This interview was conducted for the "Alumni" section of Omalius magazine #29, July 2023.
In addition to your work at the Centre hospitalier de Luxembourg, you are also a freelance doctor with the Luxembourg Air Rescue association. Can you tell us about this association?
Initially, the ASBL offered Samu-type medical transport by helicopter in Luxembourg. It then expanded internationally, using aircraft to provide private and professional insurance companies with repatriation services in various countries. The company specializes in the transfer of unstable patients in intensive care or resuscitation.
Why did you decide to reduce your hospital work to join Air Rescue?
It's the result of a long collaboration. At the hospital, I regularly worked with Air Rescue to transport children from Luxembourg to specialized hospitals in Belgium and France. A few years ago, they asked me to work with them to develop a transfer service for unstable paediatric patients, particularly neonatal patients. Few service providers can provide this service in Europe, because the standards for air transport of babies in incubators are very strict. This work is therefore part of the continuum of my intensive neonatal paediatric activity. It may be a little less acute than in hospital, but it's just as interesting.
I'm also the association's pediatric medical regulator. When an insurance company sends us a request, the first question to resolve is whether the patient is transportable and whether we have the technical and material means to do so, bearing in mind that, in some regions, I find it difficult to obtain objective or recent medical information. I then manage the action in the field. The child is transferred either from one airport to another, or from one hospital to another, or a combination of these. The logistics department then organizes the flight (routing, authorizations, appointing pilots, co-pilots and nurses, etc.) as well as ambulance transport.
Where do you operate?
In theory everywhere, but in practice I work mainly in Europe and North Africa. Eastern Siberia was my furthest destination with the incubator. Before the COVID crisis, I was doing about one shipment a week. We're currently in a recovery phase, with a fleet that's being renewed. So I'm flying less for the moment.
Do you also operate in war-torn countries like Ukraine?
No, because the association doesn't want to put its employees in danger. That said, an association that performs surgery in the Ukraine had operated on children with heart defects. They asked us to transfer one of these children. So they took him to Poland, not far from the border, where we went to pick him up. It was quite impressive, but it was on Polish territory.
You are confronted with very different realities, particularly when it comes to patient care. What strikes you most?
There are two categories of repatriation. Many babies are in areas where resources are sufficient to ensure a minimum of care. And then, sometimes we have to go and get a child who is in an area where care is more limited, and where the risk of transport may be less than staying on the spot. Seeing the difference in means helps to put into perspective the frustrations we may have at home. We're really spoiled, whether in Belgium or Luxembourg. We just don't always realize it.
You set up a Médecin du Monde branch in Luxembourg. Why did you do this?
We started from the observation that in Luxembourg, as elsewhere, there are people living in precarious conditions who have no access to healthcare. So we began by following and treating patients on the street. Then, armed with documentation from the field, we called on the public authorities to set up initiatives to support these people in difficulty. It was an extremely rich experience. Somewhat in spite of myself, I found myself at the head of the Board of Directors. I've learned a lot and rubbed shoulders with people of high calibre and diverse backgrounds, from lawyers and financiers to communications specialists.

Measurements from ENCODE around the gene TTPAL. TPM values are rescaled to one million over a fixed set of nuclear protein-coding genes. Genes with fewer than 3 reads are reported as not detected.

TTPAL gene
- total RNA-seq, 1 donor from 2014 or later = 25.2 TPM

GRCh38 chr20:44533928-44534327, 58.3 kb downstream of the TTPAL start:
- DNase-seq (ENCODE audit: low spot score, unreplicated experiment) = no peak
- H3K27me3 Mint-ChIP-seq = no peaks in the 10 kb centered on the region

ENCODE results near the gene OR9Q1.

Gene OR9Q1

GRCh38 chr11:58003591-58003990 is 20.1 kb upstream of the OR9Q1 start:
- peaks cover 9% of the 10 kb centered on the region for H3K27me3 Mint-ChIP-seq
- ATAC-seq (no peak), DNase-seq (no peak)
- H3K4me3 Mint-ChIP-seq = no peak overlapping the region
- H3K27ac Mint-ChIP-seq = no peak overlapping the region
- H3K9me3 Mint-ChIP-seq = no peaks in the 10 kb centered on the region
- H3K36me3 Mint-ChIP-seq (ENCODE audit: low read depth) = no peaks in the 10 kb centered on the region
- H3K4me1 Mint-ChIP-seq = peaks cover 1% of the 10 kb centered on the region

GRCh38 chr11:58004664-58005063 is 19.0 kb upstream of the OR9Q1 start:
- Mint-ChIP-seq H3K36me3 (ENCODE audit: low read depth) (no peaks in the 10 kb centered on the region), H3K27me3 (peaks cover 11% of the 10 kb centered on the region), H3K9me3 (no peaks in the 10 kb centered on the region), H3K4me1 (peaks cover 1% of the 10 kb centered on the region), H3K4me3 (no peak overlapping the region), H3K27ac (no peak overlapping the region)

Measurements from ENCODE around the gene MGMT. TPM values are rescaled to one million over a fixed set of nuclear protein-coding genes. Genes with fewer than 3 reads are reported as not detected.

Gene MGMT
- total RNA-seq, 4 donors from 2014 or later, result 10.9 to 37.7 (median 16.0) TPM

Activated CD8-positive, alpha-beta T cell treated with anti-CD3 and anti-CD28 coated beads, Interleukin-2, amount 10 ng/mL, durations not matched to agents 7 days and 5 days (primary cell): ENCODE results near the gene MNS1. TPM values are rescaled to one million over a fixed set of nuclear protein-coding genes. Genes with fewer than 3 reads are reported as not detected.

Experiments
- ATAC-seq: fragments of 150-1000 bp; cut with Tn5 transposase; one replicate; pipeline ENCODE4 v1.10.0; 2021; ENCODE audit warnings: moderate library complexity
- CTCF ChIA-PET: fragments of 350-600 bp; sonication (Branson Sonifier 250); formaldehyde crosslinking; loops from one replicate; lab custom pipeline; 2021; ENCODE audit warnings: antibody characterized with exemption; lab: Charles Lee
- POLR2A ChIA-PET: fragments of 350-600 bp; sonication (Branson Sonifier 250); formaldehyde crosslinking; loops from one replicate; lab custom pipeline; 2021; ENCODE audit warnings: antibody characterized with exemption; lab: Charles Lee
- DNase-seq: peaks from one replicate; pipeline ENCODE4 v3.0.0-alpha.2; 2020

You start out in medicine because you want to become a surgeon or do cancer research. And then, depending on the people you meet, your choices can be completely different.
What advice would you give to young people who want to go into medicine?
When I look at my own career path, or that of others, I feel like telling them to keep their doors and eyes open. You start out in medicine because you want to become a surgeon or do cancer research. And then, depending on who you meet, your choices can be completely different. Having fixed ideas limits the field of possibility. This open-mindedness is absolutely essential.
What do you remember about your time at the University of Namur?
Two words come to mind: rigor and high standards. It gave us strength. We realized that we had received a solid basic training in Namur, which enabled us to move forward without fear or difficulty at UCLouvain. I really appreciated that and still do today.
Do you have a particular anecdote to tell us?
There's one that comes to mind. We used to crowd into Father Bauchau's animal biology classes. There were students from other faculties, even lawyers, so fascinating was the course. It was a real show that I'll never forget, thanks to Professor Bauchau's talent. It was extraordinary. He could have been called One Man Baushow!
A brief history
1980 - 1983: Candidature in medicine at the University of Namur
1983-1987: Doctorate in medicine at UCLouvain
1987-1992: Specialization in pediatrics and neonatology at UCLouvain
1991-1992: Neonatology training at the Hospital for Sick Children, University of Toronto
1992-1998: Pediatric neonatologist at the Grand Hôpital de Charleroi
1996-1998: Lecturer in neonatology at the Haute École Louvain en Hainaut
Since 1999: Neonatologist at Centre hospitalier de Luxembourg
Since 2015: Pediatric and neonatology referent, then medical referent for Luxembourg Air Rescue/Luxembourg Air Ambulance